By John Anderson
Special to The Washington Post
Friday, May 23, 2008
About 30 years ago, Pearl Fryar wanted to buy a house in Bishopville, S.C. Some locals were resistant: The son of sharecroppers, Fryar looked to them like the kind of guy who "wouldn't keep up his yard." He proved them wrong, the way Michelangelo proved he could paint a ceiling.
In "A Man Named Pearl," directors Scott Galloway and Brent Pierson paint -- no, "sculpt" would obviously be the better term -- a portrait of a man who is clearly a rustic genius. Call him the Picasso of the pruning shears. Self-taught at topiary (the barbering of trees and shrubbery into figurative art), he also has become the drawing card of his once-hesitant home town, where his admirers couldn't be more admiring. And his admirers couldn't be more admiring .
Great documentary film requires narrative the same way great fiction does. Despite the likability and modesty of Fryar himself ("If you told me you've never had an obstacle," he says, "I'd say, 'What planet are you from?' "), everything in "A Man Named Pearl" has already happened. Consequently, what we get is less of a story arc than a testimonial, albeit one with a good deal of insightful commentary about Fryar and the town around him. (Putting his finger on the advantage of tourists over residents, one town father says, "You don't have to educate 'em and you don't have to medicate 'em.")
What "Pearl" is about is the unpredictability/volatility of the artistic impulse, and how something accomplished simply for its own sake -- like the three acres' worth of hallucinatory trees and bushes power-trimmed around Fryar's yard -- can affect ordinary people so profoundly. About having toured Fryar's place, one visitor says, "You feel different than you did at the start." It's the mission statement of art itself.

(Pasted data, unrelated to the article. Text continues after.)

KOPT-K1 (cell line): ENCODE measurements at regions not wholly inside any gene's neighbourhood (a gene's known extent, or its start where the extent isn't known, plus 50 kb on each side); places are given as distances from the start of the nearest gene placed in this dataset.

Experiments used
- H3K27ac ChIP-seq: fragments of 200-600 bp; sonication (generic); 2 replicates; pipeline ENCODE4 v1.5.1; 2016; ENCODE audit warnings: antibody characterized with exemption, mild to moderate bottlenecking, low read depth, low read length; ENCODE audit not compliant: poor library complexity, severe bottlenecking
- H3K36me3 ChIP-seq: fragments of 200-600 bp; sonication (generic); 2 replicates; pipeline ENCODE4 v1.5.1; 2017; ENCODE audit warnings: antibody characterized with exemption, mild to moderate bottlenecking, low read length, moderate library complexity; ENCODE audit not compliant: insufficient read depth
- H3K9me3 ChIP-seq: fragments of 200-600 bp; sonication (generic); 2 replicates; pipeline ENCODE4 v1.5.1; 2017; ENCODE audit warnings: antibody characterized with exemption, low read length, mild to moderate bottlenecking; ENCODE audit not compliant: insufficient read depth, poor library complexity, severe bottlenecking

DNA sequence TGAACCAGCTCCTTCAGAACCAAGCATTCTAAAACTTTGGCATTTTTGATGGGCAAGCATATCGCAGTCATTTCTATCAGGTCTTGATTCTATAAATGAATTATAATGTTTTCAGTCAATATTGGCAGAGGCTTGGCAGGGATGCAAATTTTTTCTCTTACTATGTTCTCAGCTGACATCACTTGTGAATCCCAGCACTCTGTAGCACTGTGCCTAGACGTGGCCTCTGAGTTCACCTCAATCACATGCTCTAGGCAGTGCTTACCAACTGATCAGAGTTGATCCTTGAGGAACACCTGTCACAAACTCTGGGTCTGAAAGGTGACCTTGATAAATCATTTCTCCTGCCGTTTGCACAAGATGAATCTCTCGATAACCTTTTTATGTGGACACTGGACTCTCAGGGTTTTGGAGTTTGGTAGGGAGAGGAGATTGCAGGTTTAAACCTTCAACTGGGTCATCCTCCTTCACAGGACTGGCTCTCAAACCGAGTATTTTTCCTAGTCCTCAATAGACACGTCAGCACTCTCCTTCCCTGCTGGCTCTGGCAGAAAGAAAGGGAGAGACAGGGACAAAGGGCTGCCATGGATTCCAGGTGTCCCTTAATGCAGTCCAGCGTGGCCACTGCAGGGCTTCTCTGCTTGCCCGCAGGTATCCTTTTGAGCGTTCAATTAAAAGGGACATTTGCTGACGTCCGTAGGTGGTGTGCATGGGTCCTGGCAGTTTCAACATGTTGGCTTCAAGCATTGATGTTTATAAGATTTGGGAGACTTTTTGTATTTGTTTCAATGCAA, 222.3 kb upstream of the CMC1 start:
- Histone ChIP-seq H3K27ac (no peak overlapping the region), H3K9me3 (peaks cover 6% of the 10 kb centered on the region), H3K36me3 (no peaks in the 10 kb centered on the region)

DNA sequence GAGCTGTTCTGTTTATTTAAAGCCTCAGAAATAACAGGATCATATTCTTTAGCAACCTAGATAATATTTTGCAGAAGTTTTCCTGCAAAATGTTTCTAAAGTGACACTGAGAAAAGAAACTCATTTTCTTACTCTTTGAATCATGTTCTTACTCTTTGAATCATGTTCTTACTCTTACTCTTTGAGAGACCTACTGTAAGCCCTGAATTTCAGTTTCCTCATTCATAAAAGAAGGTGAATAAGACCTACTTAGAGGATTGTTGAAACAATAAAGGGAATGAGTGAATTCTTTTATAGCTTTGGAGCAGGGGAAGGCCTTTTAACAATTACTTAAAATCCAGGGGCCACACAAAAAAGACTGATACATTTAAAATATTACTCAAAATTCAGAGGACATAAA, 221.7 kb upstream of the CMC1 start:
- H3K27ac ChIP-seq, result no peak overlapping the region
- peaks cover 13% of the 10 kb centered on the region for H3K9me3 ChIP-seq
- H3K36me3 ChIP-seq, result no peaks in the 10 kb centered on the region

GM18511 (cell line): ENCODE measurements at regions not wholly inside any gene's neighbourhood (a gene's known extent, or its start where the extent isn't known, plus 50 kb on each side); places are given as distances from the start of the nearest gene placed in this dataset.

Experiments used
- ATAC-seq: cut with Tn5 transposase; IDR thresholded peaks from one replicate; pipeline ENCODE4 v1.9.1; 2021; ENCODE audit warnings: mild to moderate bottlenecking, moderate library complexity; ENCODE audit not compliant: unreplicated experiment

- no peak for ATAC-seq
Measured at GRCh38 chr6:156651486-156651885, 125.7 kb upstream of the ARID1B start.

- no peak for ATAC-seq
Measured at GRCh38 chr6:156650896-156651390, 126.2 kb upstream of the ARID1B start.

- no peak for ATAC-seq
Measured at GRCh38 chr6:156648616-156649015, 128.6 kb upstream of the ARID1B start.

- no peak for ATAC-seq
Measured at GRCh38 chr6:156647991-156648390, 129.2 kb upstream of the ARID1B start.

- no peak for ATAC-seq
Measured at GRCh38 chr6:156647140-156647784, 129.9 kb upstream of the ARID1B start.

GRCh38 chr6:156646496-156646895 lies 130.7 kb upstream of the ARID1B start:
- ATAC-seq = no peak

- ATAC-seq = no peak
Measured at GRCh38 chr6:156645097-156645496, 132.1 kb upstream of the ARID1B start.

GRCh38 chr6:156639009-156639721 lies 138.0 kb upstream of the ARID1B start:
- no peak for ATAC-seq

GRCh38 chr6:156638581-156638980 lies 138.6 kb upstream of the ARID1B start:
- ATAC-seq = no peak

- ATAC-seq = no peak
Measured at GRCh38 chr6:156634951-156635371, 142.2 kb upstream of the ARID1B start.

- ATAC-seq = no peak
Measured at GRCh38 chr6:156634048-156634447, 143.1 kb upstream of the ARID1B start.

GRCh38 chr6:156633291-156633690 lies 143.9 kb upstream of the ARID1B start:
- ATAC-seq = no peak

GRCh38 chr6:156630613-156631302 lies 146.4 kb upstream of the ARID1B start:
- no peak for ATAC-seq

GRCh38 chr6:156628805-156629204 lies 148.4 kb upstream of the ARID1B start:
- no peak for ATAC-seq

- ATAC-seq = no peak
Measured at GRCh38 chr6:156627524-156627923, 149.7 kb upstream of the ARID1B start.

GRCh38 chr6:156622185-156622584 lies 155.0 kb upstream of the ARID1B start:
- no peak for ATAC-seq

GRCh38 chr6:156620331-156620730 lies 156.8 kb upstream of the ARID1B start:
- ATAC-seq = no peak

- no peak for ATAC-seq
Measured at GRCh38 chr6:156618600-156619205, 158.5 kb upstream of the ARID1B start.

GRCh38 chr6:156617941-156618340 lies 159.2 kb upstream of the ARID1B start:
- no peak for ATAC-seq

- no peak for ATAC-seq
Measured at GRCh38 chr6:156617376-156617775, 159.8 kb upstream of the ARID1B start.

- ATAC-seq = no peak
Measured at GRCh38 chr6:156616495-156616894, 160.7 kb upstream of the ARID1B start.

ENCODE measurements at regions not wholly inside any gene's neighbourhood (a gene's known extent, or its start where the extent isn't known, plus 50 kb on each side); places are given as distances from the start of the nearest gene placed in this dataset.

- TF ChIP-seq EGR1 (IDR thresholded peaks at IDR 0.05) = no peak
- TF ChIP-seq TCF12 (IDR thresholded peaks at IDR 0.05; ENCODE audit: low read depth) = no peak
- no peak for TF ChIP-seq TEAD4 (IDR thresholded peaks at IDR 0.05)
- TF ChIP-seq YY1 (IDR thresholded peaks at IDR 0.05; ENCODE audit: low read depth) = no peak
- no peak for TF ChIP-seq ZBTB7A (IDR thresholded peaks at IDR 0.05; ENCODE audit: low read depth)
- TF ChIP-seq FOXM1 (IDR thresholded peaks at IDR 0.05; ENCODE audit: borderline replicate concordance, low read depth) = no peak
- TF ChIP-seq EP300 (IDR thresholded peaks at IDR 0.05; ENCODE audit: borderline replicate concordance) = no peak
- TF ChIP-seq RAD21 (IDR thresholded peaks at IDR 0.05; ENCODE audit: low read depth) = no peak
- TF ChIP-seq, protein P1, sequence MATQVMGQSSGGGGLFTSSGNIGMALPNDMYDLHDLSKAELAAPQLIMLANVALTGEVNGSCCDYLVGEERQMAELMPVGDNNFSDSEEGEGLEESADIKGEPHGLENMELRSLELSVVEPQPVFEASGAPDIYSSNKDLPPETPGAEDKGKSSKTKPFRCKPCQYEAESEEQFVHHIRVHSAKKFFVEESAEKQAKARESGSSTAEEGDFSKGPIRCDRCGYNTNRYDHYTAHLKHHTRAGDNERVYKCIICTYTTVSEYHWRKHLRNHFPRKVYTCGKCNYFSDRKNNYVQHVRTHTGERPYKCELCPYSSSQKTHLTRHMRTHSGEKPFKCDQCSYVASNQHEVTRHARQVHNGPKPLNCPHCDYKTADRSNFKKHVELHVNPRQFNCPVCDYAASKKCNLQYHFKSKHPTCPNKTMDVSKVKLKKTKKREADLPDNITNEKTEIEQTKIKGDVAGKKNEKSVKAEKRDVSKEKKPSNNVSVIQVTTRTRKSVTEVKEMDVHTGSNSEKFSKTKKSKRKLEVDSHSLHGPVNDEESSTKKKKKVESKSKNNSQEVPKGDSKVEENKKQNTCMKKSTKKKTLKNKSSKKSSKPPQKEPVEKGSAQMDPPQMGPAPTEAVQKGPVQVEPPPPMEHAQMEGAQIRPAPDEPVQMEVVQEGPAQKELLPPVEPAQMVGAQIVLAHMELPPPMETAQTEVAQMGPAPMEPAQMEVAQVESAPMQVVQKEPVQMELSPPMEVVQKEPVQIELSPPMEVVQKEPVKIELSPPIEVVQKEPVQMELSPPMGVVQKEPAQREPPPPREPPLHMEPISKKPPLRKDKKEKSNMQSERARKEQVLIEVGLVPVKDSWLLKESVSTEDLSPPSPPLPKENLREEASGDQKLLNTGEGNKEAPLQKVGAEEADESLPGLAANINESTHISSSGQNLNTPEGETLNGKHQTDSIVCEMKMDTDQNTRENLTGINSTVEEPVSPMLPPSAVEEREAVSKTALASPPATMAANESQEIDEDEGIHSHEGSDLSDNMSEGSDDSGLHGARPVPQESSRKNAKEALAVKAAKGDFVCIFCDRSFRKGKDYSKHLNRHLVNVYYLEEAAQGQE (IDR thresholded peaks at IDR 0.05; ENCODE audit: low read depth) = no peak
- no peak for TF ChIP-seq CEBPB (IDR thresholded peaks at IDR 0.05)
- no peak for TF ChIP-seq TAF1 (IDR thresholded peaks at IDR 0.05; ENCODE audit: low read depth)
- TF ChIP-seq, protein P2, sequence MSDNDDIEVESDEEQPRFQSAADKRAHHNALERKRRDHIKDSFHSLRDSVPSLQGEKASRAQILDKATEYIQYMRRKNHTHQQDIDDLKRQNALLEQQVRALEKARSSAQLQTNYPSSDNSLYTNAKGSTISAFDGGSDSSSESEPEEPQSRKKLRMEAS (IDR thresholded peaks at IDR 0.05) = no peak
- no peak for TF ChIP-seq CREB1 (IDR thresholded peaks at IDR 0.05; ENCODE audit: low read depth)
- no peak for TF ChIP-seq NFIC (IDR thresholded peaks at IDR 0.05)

Fryar worked 35 years for a can manufacturer, having transitioned through the steel-to-aluminum stages of the industry before segueing -- on the basis of one three-hour demonstration at a local nursery -- into what has become a nationally recognized career, as it were, in topiary.
Some of the better commentary in the film comes from Polly Laffitte, former curator of the South Carolina State Museum, which acquired a Fryar work for its collection. The museum had never acquired a living thing before, but then Fryar's work is not just about trimming yews into Mickey Mouse: His designs are often surreal, in the sense that they resemble the familiar-yet-twisted images in a Dali painting. What Fryar does with a shrub recalls what photographer Edward Weston did with something as mundane as a green pepper, reinterpreting it, re-imagining it and redefining it as a shape in space. That Fryar deserves a place among these other innovative artists is the movie's boldest statement and -- given what we see around the Fryar house -- one it makes rather convincingly.
A Man Named Pearl (77 minutes, at the Avalon Theatre) is rated G and contains nothing offensive.